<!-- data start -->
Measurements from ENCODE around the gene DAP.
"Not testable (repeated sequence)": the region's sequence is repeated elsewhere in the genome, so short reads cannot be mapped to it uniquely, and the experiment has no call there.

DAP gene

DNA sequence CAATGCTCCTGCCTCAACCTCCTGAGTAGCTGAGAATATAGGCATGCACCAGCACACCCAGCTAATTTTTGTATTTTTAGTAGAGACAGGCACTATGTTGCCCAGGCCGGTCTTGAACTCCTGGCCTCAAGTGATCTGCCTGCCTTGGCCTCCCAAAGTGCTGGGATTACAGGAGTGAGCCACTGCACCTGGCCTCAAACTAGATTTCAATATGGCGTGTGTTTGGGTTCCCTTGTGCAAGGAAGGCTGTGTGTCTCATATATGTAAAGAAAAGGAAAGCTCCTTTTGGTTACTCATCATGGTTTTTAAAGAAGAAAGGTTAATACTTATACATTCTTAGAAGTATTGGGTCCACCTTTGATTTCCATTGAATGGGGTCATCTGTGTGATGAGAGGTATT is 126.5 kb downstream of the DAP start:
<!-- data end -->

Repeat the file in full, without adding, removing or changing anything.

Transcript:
Measurements from ENCODE around the gene DAP.
"Not testable (repeated sequence)": the region's sequence is repeated elsewhere in the genome, so short reads cannot be mapped to it uniquely, and the experiment has no call there.

DAP gene

DNA sequence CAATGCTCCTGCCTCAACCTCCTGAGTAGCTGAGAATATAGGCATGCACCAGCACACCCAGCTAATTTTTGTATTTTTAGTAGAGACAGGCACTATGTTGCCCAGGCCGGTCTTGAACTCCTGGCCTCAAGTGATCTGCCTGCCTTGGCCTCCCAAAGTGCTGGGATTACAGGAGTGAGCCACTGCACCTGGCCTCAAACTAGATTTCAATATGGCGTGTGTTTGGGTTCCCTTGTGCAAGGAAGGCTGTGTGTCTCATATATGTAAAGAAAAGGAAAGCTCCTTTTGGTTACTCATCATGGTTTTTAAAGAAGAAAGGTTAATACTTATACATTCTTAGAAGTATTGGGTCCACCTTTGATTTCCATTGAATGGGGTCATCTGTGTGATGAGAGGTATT is 126.5 kb downstream of the DAP start: